KAT: I mean, obviously Daughter of Smoke and Bone. I also really love the relationship between side characters in that book! I love the (beginnings of) relationships in There Will Come A Darkness, but I can’t say who is involved because I don’t want to give spoilers! I love the relationship between Alex and Ama in both Rebel Seoul and the companion novel Rogue Heart. So much angst! It’s both heartbreaking and heartwarming! I also feel like most people who love YA probably know that Lara Jean Song Covey and Peter K are OTP, but I have to reiterate that To All The Boys I’ve Loved Before trilogy has such a realistic and healthy depiction of teenage love/first love. I also think that the relationship Lara Jean has with John Ambrose is also such a beautiful example of love and worth stanning (I personally think that one of the boys is now game and one of the boys is end game, but just in case you haven’t read it I won’t say who!) Honestly, if you’re going to go straight romance novels, then I’d say check out pretty much any Nora Roberts book, she makes strong and complicated female characters but she also makes very complex and vulnerable male characters which I love!
AXIE: Oh boy. Since Katy and Kat already gushed about mine and each other’s books, I won’t repeat it – though – *mmmfffeells at their romances* A few off the top of my head, Gen & Attolia in the Queen’s Thief series. (SPOILER: she cuts off his hand in the second book and they still fall in love). Juliet Mariller writes the BEST romantic fantasy, soooo many emotions. I absolutely love the romances in Stacey Lee’s historicals (as well as her one swooonworthy contemporary fantasy). In television, I felt PAIN over the love square in Mr. Sunshine. The YEARNING in My Girl, Descendants of the Sun, & Crash Landing On You. PRIDE AND PREJUDICE!!!! PERSUASION. I don’t know if Meg is going to answer these questions, but Meg’s book has SO MUCH UST and ST… wink.
MEG: LOL! Thanks Axie. I try 😉 Everyone’s already said so many good pairings and I’d be totally remiss if I didn’t agree about There Will Come a Darkness, Wicked Fox, and Rebel Seoul. Katy, Axie, and Kat all know how to create the perfect romantic tension IMO. It’s always *chef’s kiss* Some of my other favorites are Emmy/Tate from Faker by Sarah Smith, Elias/Laia from An Ember in the Ashes (ughhhHh) by Sabaa Tahir, and Em/[redacted] from the upcoming Beyond the Ruby Veil by Mara Fitzgerald.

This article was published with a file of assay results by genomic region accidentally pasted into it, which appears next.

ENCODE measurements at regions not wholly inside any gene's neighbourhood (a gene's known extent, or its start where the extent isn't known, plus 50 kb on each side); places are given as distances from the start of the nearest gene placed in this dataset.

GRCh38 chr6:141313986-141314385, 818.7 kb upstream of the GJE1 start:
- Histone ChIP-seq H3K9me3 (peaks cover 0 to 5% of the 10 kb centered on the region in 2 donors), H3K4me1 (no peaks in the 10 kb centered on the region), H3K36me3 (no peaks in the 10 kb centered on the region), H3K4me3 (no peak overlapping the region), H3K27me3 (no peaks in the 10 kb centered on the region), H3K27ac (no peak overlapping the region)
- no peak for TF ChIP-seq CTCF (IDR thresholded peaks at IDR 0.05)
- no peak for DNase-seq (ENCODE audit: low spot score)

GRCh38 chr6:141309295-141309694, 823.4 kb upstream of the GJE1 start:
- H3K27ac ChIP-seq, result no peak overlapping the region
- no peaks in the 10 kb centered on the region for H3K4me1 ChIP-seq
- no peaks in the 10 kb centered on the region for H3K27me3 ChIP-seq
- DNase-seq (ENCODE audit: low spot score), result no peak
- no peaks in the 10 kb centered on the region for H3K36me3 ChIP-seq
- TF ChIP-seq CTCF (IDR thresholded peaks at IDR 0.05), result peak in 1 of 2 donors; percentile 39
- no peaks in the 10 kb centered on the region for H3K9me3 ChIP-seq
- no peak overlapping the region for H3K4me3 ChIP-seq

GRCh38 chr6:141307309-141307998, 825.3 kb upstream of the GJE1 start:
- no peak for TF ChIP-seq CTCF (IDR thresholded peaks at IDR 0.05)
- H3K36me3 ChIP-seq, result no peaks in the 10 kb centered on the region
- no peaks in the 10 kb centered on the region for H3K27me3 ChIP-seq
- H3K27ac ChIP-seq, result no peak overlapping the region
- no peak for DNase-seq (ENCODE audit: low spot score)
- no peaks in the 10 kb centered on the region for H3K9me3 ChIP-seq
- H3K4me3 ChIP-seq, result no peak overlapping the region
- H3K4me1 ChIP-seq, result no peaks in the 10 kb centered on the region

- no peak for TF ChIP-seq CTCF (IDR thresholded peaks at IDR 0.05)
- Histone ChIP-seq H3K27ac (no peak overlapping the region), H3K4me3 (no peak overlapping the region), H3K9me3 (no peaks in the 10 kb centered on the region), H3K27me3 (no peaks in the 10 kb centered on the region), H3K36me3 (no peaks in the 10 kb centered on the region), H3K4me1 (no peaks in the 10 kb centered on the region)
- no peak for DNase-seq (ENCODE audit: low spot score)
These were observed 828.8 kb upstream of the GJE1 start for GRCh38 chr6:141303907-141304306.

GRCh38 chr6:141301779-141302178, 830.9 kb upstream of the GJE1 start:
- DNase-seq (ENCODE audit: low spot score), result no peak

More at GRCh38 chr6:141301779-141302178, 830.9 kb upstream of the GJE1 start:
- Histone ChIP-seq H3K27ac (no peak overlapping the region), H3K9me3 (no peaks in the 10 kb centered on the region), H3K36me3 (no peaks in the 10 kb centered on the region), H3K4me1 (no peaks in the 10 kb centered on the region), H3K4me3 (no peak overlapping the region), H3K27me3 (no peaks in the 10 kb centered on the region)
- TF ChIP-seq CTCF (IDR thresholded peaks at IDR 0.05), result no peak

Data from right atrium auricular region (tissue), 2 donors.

Get to know the WBP Contributors!
Axie Oh is a graduate of the University of California-San Diego where she studied Korean history and creative writing. Her debut novel, REBEL SEOUL, was released Fall 2017 from Tu Books with a companion novel titled ROGUE HEART (Tu Books). She received her MFA from Lesley University in Writing for Young People. Her obsessions include: her new puppy, Toro, stationery supplies and milk tea. She is represented by Patricia Nelson at Marsal Lyon Literary Agency. Her next novel, XOXO, is out August 3, 2021 with HarperTeen. Find her online: Twitter | Website
Kat Cho used to hide books under the bathroom sink and then sneak in there to read after bedtime. Her parents pretended not to know. This helped when she decided to write a dinosaur time–travel novel at the tender age of nine. Sadly, that book was not published. She loves anything that encourages nerding out, including reading, blogging, K-dramas, K-pop and anime. Kat is the co-host of the Write or Die Podcast, a podcast that interviews authors about the struggles of getting published and maintaining an author career. She writes YA sci-fi and fantasy and is represented by Beth Phelan at Gallt & Zacker. Kat is the international bestselling author of the YA Contemporary Fantasy GUMIHO duology: WICKED FOX and VICIOUS SPIRITS. Find her online: Twitter | Instagram | Website | Youtube
Katy Rose Pool is a lifelong Californian and unapologetic nerd. The daughter of a screenwriter, Katy learned how to type at age six so she could write stories as fast as they came to her. She graduated UC Berkeley with a degree in history, focusing on 19th century America. When she’s not waiting for her BART train, Katy can be found fixing websites in order to support a serious coffee habit. She writes YA fantasy about ruthless girls and boys with too many feelings, and is represented by Alexandra Machinist & Hillary Jacobson at ICM Partners. Her debut YA Fantasy THERE WILL COME A DARKNESS, the first book in The Age of Darkness trilogy, is out now from Henry Holt Books for Young Readers (Macmillan). Find her online: Twitter
Meg RK wrote her first book when she was four years old about a giant heart that destroyed a city. Meg likes to think this story is a metaphor for all of her current and future work. An avid lover of pop culture, Meg enjoys music, television, books, and any good One Direction conspiracy theories. In an alternate universe, Meg received her masters in Media Studies by writing about young adult authors, readers, and social media. Don’t ask how Meg ended up in this timeline, she’s sworn to intergalactic secrecy.